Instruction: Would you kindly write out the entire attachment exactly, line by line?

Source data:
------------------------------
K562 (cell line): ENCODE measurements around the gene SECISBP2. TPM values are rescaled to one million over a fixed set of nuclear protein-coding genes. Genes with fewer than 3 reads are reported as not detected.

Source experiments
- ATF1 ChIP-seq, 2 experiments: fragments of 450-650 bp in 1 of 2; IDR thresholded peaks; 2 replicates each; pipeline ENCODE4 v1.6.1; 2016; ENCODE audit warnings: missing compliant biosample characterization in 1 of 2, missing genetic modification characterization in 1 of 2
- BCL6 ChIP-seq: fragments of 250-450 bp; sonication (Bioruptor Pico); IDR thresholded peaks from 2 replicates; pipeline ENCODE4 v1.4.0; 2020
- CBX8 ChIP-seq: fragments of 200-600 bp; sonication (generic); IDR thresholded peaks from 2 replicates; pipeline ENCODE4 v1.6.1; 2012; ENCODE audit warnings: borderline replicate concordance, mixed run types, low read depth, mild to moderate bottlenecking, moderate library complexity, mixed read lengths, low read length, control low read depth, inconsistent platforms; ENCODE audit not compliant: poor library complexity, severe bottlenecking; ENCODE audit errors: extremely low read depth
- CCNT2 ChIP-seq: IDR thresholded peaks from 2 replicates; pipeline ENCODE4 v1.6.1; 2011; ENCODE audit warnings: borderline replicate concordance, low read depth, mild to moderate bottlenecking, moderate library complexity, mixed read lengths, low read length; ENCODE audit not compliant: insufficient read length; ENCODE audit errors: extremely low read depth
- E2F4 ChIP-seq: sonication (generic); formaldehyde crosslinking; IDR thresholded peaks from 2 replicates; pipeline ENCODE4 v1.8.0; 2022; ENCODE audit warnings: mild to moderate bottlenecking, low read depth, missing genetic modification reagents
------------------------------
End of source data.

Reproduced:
K562 (cell line): ENCODE measurements around the gene SECISBP2. TPM values are rescaled to one million over a fixed set of nuclear protein-coding genes. Genes with fewer than 3 reads are reported as not detected.

Source experiments
- ATF1 ChIP-seq, 2 experiments: fragments of 450-650 bp in 1 of 2; IDR thresholded peaks; 2 replicates each; pipeline ENCODE4 v1.6.1; 2016; ENCODE audit warnings: missing compliant biosample characterization in 1 of 2, missing genetic modification characterization in 1 of 2
- BCL6 ChIP-seq: fragments of 250-450 bp; sonication (Bioruptor Pico); IDR thresholded peaks from 2 replicates; pipeline ENCODE4 v1.4.0; 2020
- CBX8 ChIP-seq: fragments of 200-600 bp; sonication (generic); IDR thresholded peaks from 2 replicates; pipeline ENCODE4 v1.6.1; 2012; ENCODE audit warnings: borderline replicate concordance, mixed run types, low read depth, mild to moderate bottlenecking, moderate library complexity, mixed read lengths, low read length, control low read depth, inconsistent platforms; ENCODE audit not compliant: poor library complexity, severe bottlenecking; ENCODE audit errors: extremely low read depth
- CCNT2 ChIP-seq: IDR thresholded peaks from 2 replicates; pipeline ENCODE4 v1.6.1; 2011; ENCODE audit warnings: borderline replicate concordance, low read depth, mild to moderate bottlenecking, moderate library complexity, mixed read lengths, low read length; ENCODE audit not compliant: insufficient read length; ENCODE audit errors: extremely low read depth
- E2F4 ChIP-seq: sonication (generic); formaldehyde crosslinking; IDR thresholded peaks from 2 replicates; pipeline ENCODE4 v1.8.0; 2022; ENCODE audit warnings: mild to moderate bottlenecking, low read depth, missing genetic modification reagents